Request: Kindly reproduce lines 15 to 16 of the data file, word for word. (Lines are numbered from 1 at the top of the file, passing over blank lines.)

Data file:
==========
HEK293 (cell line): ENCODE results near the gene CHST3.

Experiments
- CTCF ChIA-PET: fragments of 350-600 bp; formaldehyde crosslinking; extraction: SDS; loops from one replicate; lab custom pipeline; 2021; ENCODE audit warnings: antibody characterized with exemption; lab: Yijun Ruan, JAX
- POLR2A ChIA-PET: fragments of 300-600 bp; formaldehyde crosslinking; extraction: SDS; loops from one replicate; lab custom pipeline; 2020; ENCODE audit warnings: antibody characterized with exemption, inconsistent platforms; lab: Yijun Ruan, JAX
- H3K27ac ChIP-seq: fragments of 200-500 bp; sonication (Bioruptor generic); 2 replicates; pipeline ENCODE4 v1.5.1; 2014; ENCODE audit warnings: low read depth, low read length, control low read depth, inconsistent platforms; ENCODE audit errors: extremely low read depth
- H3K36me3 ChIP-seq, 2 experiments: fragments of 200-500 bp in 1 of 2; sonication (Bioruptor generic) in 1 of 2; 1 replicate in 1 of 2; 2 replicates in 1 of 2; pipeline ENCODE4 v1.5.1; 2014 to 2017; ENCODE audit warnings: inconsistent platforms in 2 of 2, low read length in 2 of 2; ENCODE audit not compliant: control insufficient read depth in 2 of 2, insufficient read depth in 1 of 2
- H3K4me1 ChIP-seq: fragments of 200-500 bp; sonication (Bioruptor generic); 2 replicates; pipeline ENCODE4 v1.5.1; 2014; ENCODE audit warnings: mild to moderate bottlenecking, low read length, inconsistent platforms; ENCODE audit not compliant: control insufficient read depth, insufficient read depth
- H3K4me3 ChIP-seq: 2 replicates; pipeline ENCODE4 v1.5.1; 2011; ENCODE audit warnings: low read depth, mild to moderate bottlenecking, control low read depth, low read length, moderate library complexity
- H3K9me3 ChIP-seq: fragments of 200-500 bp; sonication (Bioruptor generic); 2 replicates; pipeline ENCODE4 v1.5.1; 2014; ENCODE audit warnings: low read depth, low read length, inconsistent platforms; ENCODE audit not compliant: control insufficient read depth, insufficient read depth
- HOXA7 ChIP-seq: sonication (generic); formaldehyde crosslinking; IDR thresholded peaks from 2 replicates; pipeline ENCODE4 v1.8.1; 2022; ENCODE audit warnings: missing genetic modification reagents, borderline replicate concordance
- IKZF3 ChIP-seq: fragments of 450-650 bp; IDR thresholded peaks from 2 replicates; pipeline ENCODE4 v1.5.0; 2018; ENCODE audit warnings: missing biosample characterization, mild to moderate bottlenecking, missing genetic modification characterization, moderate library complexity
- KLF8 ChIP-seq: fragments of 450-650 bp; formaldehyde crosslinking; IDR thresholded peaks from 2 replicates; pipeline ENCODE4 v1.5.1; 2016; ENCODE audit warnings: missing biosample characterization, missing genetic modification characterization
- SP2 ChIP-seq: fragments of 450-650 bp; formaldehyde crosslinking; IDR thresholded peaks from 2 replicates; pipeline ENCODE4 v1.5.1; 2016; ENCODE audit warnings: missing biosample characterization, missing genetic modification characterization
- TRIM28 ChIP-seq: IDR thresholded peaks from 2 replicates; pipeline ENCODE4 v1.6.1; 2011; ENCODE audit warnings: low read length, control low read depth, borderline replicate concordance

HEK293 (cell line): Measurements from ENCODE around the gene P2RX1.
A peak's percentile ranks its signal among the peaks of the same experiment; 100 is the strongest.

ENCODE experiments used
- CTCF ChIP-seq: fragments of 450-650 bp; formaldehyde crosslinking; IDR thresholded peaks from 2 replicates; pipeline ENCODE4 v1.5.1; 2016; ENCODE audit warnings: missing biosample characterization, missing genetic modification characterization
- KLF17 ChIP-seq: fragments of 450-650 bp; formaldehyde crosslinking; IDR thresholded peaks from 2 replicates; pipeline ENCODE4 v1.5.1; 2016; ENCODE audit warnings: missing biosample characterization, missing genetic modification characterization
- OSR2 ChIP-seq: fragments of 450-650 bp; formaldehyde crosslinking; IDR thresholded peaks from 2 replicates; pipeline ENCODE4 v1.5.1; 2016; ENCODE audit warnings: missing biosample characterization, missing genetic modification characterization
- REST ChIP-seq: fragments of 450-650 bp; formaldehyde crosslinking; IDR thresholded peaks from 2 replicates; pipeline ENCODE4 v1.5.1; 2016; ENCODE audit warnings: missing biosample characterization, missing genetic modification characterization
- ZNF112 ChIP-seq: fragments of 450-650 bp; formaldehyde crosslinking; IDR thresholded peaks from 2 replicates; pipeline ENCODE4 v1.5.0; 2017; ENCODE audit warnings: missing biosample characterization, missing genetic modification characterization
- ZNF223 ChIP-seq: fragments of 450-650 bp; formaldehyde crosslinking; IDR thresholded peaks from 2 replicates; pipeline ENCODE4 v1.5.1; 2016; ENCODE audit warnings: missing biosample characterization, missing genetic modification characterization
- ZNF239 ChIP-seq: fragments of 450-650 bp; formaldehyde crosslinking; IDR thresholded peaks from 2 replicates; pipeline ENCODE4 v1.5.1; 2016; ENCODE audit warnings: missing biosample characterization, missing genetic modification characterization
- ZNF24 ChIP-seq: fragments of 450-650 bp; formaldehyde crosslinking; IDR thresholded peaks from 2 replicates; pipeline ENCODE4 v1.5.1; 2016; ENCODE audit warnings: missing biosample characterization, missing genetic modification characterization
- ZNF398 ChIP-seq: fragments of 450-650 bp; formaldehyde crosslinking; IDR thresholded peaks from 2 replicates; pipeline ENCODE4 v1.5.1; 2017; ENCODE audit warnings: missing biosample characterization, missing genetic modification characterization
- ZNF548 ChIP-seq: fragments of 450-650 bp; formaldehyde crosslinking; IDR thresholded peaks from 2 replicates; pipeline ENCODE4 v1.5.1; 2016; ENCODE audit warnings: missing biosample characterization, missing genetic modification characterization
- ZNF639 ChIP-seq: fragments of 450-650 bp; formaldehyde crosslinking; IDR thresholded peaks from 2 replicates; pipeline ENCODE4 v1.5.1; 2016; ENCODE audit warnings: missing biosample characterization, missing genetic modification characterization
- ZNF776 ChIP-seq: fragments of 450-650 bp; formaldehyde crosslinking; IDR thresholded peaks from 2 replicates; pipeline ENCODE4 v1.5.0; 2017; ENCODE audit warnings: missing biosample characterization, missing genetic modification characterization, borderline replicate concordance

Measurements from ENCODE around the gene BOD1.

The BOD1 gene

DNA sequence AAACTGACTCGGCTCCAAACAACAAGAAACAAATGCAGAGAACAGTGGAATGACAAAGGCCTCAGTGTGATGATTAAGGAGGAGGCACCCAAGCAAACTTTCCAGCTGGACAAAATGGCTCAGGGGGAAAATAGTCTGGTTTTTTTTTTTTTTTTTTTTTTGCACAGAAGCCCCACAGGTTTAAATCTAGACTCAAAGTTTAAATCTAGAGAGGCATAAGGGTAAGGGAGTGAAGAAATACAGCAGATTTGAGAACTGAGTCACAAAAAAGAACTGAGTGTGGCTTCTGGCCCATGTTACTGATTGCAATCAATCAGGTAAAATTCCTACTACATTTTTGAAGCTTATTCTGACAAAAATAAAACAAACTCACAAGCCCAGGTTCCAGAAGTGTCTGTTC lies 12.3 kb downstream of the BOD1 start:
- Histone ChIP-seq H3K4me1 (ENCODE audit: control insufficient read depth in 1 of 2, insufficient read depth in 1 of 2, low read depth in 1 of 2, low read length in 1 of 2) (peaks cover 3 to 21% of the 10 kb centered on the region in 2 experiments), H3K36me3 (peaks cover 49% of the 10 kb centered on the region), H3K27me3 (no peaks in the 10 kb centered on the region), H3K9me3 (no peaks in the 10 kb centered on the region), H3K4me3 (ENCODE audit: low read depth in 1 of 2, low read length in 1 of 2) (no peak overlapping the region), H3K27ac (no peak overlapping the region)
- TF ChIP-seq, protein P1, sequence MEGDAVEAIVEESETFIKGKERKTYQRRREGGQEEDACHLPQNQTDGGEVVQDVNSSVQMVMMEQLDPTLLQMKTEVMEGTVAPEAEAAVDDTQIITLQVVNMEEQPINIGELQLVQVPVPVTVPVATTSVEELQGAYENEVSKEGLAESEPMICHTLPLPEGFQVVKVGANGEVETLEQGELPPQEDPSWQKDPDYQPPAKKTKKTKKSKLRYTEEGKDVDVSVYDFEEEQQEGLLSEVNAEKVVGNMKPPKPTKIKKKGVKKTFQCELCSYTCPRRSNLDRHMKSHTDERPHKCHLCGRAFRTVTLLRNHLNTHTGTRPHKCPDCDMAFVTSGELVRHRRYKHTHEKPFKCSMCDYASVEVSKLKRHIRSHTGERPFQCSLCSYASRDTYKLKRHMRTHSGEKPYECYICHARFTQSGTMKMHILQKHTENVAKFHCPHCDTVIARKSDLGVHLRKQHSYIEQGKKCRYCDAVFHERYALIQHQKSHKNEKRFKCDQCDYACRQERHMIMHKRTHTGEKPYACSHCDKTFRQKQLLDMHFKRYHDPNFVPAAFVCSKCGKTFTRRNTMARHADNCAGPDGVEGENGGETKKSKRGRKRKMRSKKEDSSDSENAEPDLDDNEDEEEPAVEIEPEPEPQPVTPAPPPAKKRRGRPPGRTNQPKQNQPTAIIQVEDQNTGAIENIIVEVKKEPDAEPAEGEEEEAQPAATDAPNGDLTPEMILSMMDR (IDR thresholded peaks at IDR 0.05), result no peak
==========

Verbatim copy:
HEK293 (cell line): Measurements from ENCODE around the gene P2RX1.
A peak's percentile ranks its signal among the peaks of the same experiment; 100 is the strongest.